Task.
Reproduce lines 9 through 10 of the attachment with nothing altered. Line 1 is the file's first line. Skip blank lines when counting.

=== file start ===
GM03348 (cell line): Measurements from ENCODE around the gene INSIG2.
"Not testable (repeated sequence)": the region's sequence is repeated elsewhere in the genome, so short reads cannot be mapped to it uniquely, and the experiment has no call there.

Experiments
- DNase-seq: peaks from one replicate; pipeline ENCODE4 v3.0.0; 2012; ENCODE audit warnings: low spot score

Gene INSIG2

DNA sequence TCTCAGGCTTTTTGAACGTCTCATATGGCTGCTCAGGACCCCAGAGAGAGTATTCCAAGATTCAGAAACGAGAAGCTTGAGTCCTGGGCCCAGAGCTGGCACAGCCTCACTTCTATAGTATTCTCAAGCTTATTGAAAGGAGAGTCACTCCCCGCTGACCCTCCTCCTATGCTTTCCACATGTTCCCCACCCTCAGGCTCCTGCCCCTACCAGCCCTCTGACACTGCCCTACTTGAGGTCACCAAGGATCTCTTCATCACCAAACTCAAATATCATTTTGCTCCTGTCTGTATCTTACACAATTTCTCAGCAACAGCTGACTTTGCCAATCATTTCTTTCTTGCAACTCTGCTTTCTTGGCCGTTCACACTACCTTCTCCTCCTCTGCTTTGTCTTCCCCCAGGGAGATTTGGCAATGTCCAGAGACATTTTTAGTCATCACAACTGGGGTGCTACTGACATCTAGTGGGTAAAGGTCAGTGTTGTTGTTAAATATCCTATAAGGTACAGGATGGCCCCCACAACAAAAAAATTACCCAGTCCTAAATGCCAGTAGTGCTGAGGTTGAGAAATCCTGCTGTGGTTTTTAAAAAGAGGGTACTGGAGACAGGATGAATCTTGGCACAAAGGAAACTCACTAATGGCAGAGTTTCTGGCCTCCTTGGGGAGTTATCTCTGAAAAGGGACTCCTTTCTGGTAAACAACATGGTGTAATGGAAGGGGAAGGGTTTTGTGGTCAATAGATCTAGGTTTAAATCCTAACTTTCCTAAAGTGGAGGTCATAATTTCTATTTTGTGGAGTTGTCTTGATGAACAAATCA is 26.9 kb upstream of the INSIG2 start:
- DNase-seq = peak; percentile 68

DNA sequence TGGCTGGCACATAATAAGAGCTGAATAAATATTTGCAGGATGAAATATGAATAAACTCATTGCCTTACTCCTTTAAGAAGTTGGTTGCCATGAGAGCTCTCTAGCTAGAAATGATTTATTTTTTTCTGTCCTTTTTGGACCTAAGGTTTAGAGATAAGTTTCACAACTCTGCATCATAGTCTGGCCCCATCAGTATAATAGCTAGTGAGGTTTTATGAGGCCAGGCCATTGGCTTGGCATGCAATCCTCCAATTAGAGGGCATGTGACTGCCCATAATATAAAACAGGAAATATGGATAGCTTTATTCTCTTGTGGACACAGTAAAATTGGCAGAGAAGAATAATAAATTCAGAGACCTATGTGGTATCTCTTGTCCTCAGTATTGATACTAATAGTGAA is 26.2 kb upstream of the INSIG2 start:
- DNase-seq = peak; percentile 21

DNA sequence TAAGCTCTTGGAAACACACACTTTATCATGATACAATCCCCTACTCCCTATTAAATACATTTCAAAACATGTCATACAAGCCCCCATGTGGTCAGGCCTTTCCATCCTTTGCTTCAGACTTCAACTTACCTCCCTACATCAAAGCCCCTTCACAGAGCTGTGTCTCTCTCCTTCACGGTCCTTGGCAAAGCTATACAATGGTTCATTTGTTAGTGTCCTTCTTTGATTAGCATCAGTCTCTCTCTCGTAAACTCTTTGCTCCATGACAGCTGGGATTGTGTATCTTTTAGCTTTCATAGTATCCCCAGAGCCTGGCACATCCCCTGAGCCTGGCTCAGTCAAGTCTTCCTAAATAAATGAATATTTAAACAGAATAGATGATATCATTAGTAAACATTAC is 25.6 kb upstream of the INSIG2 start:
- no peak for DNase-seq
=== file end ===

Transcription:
- DNase-seq = peak; percentile 21

DNA sequence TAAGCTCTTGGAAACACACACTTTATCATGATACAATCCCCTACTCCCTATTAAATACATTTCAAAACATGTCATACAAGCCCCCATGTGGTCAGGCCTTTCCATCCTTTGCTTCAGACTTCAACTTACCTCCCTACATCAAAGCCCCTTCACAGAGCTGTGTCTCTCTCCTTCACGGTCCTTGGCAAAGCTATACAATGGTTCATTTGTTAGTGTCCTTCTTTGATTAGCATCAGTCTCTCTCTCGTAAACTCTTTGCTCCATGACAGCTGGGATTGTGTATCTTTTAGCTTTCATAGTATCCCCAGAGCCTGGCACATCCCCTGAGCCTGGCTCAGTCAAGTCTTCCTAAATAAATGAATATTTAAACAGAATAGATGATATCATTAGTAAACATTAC is 25.6 kb upstream of the INSIG2 start: